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Anti-Date Rape Straw

"The straw can currently detect the two most common drugs being used, ketamine and gamma-hydroxybutyric acid, of GHB. Patolsky and Ioffe are working on adding more drug detection abilities, including rohypnol, aka ruffies.

The idea is that women will carry the straw with them when they go out, and they can reuse the straw as many times as they like until the straw encounters the presence of any date rape drugs. If the straw detects any drug in the drink, a chemical reaction will be created and the straw will change colour, depending on the drug."


'FiveThirtyEight’s mission is to help New York Times readers cut through the clutter of this data-rich world. The blog is devoted to rigorous analysis of politics, polling, public affairs, sports, science and culture, largely through statistical means. In addition, FiveThirtyEight provides forecasts of upcoming presidential, Congressional and gubernatorial elections through the use of its proprietary prediction models.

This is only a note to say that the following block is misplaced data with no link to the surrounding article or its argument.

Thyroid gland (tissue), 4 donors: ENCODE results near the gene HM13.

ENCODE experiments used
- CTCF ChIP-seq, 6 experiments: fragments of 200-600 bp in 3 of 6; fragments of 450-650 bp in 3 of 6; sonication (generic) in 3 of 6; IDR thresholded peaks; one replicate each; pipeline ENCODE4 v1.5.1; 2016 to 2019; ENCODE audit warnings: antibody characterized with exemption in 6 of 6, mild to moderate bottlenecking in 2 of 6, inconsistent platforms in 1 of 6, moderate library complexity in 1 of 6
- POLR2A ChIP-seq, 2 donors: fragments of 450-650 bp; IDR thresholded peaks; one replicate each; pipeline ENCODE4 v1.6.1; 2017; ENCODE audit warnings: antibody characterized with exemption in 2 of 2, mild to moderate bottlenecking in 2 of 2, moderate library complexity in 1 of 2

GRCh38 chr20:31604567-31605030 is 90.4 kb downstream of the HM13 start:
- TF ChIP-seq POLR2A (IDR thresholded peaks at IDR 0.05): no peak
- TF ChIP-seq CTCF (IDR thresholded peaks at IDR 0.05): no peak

FiveThirtyEight was founded by Nate Silver in March 2008, and was licensed by The Times in August 2010. It is produced in conjunction with The Times’s graphic and interactive journalists and its team of political editors, correspondents and polling experts.'

José Andrés, sobre España y la cocina creativa

“Tenemos que formar a centenares de americanos para que elaboren platos españoles. Así conseguiremos vender nuestros productos, como hacen los italianos. Solo en “The Bazaar” en Los Ángeles compramos al año 750.000 euros en productos españoles. No te olvides que en cada uno de mis restaurantes recibimos a 800 /1000 personas diarias.

Tampoco estoy de acuerdo con los cursos de promoción del ICEX. No están bien orientados. Invitamos a cocineros extranjeros a aprender gratis junto a cocineros españoles. Y cuando regresan a sus países no dicen dónde han aprendido. Ni siquiera compran nuestros productos. El que quiera aprender cocina creativa que se lo pague de su bolsillo."

Via El Pais: